Explaining why the efforts of NGOs appear to be only a drop of water in a mighty ocean, Mrs Nkiru Igbokwe, Gender Specialist, United Nations Fund for Population, UNFPA, a notable funder of NGOs, blamed the highly patriarchal nature of the Nigerian society for the rise in domestic violence rather than any form of inefficiency on the side of NGOs. “We work with NGOs to carry out prevention and intervention schemes and also support legislations that seek to discourage perpetrators. Also, we carry out mobilization and community dialogue while we also work with religious and traditional leaders. “Although progress is being made to reduce the epidemic, the patriarchal nature of this country has been a major challenge. It is male-dominated and as such, men have all the power—economic, political, cultural, etc. And when a person has enjoyed an advantage for so long, it is difficult to let go in any way. They(men) will of course see it as power over-take,” Igbokwe said. We’re futuristic in our approach — Voices for Change “We have also not limited our mode of operation in this fight,” Ruth Okonya, one of the coordinators of Voices for Change, V4C, a Department for International Development, DFID, programme which funds local NGOs working to combat domestic violence in Nigeria, added. The voices for change coordinjator also explained we have actually structured our intervention to tackle certain social norm areas, targeting ages 16-25. The reason is because we are being futuristic. We feel it is easier to work with young people when you can still shape their minds and thinking. We take them through life skills when talking about violence. We expose them to the different forms of violence so that even when somebody doesn’t raise his/her hand to hit them, they understand there is violence. Many of them now know when they are in abusive relationships. “As a way of reaching out to women who are already in abusive homes, we sponsor other organisations to provide counseling, care and support such as temporary safe houses.”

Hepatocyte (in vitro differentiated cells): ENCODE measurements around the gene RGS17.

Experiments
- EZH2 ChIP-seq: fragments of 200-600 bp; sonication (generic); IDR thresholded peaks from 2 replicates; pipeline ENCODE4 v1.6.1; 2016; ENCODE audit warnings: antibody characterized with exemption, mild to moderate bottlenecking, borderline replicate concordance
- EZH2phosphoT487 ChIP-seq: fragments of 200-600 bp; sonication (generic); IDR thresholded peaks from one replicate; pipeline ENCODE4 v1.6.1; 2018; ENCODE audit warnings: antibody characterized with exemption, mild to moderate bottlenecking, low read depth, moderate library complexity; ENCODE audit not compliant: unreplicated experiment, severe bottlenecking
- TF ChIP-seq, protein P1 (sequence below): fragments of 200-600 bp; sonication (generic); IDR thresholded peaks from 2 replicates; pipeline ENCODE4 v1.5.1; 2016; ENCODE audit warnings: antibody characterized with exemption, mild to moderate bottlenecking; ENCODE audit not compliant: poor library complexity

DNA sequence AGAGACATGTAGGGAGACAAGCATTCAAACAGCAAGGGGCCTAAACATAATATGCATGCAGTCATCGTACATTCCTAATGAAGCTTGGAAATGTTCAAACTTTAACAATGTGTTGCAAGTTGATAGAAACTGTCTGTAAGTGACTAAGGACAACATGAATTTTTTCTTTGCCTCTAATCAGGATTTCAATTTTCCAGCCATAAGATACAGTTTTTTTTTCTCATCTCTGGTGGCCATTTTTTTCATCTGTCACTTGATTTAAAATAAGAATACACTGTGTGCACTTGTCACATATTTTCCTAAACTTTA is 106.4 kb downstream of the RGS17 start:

Justice system too slow — Expert
Another expert who spoke on anonymity however blamed the upsurge in domestic violence on the Nigerian justice system. “The attitude and response of the police, the delay in the judicial system, etc. are not helping at all. As a matter of fact, justice delayed equals justice denied. For instance, we have a girl in our shelter whose case of sexual violence has been in court for two years! We need to reform our criminal justice system so as to enable more women speak out and get justice! We need to sensitize our police personnel so as to enable them do their work better,” she said. Our sensitization is yielding results- Justice for All Arguing also that the activities of stakeholders have been of significant effects, Mr Godwin Odo, an expert with Justice for All, J4A, a UK government Department for International Development, DFID, sponsored programme,told Woman’s Own that the level of stigma hitherto associated with assaults such as rape no longer obtained. “Now, in places such as the Mirabel Centre being run by Mrs Itoro Eze-Anaba, we have close to about 2,000 people in the last two and half years who have come forward to say they have been victims of rape. Trained professionals If the sensitization was not working, you won’t have people coming forward willingly to talk about their experiences and seek help from trained professionals in these areas,” he said. Government should do its own part- J4A, LEDAP Reiterating that more still needs to be done to augment the efforts of NGOs and other stakeholders in combating domestic violence however, Odo of J4A suggested the need for government to, either through the National Orientation Agencies or federal and state Ministries for Women Affairs, join in the fight. Odo also called on the Federal Ministry of Education to incorporate studies on Domestic Violence in the curriculums of both secondary and tertiary institutes of learning. In addition, Egboka of LEDAP identified the need for traditional and religious leaders who are in actual fact the first port-of-call in domestic crisis situations to identify domestic violence as a criminal offence and not a “family issue” which “must be shrouded in secrecy”, so that more women do not die in silence.